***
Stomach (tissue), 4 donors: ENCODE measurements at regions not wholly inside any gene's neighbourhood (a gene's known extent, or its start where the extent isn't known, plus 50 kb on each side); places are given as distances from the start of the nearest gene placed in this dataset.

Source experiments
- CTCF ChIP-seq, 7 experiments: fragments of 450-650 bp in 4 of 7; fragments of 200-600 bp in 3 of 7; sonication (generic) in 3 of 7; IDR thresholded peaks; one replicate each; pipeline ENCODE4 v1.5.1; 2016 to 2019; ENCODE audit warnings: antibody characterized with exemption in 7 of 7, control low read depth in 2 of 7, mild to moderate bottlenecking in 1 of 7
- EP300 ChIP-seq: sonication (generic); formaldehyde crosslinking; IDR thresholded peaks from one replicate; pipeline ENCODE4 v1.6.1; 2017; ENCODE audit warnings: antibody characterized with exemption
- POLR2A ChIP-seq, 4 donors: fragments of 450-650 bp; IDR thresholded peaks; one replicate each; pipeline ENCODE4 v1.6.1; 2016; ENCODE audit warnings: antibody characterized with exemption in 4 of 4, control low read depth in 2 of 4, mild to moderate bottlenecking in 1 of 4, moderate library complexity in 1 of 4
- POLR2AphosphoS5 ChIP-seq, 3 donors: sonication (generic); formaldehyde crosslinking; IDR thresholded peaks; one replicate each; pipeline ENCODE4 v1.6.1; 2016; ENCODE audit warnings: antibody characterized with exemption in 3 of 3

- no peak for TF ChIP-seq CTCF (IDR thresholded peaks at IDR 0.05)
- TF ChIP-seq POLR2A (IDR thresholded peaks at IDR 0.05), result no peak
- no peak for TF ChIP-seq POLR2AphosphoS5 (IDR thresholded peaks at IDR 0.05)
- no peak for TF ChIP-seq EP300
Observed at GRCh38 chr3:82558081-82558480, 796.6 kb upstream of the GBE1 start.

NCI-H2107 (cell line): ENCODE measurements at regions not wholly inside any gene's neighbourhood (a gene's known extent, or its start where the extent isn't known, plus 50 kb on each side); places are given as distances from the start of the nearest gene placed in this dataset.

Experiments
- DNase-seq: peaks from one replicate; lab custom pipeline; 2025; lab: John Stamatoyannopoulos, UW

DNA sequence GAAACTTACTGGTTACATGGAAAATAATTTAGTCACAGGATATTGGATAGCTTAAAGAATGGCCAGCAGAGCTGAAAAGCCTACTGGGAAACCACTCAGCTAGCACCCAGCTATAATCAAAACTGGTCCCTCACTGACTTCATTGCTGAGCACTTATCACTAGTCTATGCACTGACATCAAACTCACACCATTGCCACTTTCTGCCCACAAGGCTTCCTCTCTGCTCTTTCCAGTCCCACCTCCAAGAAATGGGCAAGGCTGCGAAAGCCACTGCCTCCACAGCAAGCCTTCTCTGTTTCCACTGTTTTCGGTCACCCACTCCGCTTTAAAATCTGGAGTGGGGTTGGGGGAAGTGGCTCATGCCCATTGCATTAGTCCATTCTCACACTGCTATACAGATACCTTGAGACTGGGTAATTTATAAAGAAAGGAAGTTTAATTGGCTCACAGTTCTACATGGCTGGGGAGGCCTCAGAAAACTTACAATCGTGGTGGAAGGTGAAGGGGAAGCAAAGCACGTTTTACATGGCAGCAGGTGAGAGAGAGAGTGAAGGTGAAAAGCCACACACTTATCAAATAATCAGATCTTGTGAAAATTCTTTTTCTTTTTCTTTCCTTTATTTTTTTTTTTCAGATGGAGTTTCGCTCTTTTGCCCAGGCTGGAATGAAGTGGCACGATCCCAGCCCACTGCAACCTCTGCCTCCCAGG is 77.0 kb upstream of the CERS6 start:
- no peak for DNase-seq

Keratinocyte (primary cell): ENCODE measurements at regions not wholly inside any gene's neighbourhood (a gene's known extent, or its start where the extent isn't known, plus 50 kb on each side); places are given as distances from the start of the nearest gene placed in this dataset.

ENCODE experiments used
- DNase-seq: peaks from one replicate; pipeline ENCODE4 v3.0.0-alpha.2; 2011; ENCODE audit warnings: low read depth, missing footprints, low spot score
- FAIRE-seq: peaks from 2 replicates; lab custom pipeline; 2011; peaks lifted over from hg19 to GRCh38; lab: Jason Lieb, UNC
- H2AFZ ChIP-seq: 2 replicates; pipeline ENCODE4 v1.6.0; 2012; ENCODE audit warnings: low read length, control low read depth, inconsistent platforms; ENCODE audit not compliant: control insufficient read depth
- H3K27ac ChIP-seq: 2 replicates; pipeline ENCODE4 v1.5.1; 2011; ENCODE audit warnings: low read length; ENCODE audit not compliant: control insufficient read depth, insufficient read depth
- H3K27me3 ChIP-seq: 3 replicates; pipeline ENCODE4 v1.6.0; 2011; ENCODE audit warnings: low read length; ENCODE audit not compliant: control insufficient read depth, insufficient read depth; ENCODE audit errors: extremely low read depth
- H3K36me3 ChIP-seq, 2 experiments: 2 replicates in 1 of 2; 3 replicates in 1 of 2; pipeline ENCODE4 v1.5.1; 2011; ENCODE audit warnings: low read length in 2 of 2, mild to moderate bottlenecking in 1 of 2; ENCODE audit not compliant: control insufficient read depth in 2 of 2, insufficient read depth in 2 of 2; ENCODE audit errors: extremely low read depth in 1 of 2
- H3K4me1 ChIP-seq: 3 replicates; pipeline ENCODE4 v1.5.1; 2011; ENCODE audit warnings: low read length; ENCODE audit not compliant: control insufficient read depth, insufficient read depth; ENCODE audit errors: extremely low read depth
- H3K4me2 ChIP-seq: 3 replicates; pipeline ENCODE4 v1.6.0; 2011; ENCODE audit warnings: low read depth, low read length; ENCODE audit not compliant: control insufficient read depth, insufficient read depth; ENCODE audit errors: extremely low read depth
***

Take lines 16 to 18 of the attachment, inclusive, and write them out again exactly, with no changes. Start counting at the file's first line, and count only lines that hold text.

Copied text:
- no peak for DNase-seq

Keratinocyte (primary cell): ENCODE measurements at regions not wholly inside any gene's neighbourhood (a gene's known extent, or its start where the extent isn't known, plus 50 kb on each side); places are given as distances from the start of the nearest gene placed in this dataset.

ENCODE experiments used